Introduced near the end of session, HB 3609, sponsored by Rep. Shawn Lindsay (R-Hillsboro) would have put a person’s free exercise of religion above any neutral state or local laws, including civil rights laws, if the person asserted that the law infringed on his or her religious beliefs.

This proposal has been introduced in past sessions and we have testified against these proposals because they put important civil rights protections at risk.

HB 3609 requires that when a person claims a public body is burdening a person’s exercise of religion, the public body has the burden of establishing a compelling government interest and that the law is the least restrictive means available to achieve that interest. This strict standard is the most stringent level of scrutiny and is very difficult, if not impossible, for the government to satisfy.

In reality, these proposals are often used to discriminate against gay, lesbian, bisexual and transgender individuals. For example, if state law prohibits an apartment owner from discriminating against someone who is gay, the owner could refuse to rent to that individual by asserting that renting to that applicant violates his or her religious beliefs. Although we believe that courts should find civil rights laws compelling and enforce them in the least restrictive means possible, we know that several courts, including our own 9th Circuit Court of Appeals, have come to the opposite conclusion.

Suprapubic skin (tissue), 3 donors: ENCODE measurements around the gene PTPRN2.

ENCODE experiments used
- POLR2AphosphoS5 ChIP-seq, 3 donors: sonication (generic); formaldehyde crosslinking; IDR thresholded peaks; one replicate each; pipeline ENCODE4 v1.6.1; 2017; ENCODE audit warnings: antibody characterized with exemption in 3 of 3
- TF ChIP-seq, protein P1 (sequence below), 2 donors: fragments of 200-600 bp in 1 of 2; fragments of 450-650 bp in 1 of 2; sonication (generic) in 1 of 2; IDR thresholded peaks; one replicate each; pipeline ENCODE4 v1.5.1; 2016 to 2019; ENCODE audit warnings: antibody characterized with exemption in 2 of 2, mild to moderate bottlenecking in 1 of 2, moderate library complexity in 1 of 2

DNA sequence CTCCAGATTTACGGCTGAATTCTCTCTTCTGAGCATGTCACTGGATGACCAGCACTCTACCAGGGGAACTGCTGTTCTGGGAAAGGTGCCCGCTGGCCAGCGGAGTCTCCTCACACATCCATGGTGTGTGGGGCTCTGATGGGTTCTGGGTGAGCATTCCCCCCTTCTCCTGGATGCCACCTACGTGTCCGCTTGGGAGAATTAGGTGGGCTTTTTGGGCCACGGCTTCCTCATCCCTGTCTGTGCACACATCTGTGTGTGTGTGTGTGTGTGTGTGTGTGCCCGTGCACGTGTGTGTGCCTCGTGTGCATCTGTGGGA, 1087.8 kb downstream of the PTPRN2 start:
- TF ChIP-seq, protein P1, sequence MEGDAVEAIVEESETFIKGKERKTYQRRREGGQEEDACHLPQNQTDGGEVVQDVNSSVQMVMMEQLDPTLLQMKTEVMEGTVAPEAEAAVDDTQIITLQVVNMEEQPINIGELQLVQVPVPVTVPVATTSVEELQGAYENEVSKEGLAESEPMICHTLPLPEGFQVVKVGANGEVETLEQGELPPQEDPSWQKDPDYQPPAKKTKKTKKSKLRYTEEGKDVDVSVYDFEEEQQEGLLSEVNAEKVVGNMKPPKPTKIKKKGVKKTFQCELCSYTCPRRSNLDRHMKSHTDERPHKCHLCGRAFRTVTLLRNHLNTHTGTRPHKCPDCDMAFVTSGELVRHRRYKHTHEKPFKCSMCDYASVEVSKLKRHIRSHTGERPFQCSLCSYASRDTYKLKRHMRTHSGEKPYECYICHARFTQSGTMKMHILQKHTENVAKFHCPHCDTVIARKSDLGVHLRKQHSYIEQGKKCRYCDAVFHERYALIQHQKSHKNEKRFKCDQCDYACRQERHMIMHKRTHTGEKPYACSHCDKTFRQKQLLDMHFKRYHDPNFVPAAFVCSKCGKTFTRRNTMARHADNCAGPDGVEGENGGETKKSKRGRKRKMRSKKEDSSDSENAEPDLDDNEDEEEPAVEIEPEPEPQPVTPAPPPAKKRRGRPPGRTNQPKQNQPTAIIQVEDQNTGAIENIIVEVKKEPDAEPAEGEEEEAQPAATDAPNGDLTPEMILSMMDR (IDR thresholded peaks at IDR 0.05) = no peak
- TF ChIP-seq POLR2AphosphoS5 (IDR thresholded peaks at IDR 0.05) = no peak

The ACLU was one of the founding members of the coalition that supported federal legislation around religious liberty and, along with a very broad based coalition of religious and civil rights groups, we supported the 2000 federal law, known as the Religious Land Use and Institutionalized Persons Act (RLUIPA).

This law covers two significant areas that have comprised the majority of litigation across the country. To name only a few, RLUIPA addressed problems with prohibitions on home worship meetings and bible studies, church soup kitchens and homeless shelters, remodeling or expanding worship space and the ability of religious assemblies to build in a locality together.

We testified in opposition to HB 3609 because we believe that state proposals such as HB 3609 are unnecessary and dangerous when it comes to ensuring meaningful civil rights protections. Because HB 3609 was introduced late, it was assigned to the House Rules Committee and was given a hearing. The ACLU testified against HB 3609 and the bill did not advance out of the Committee.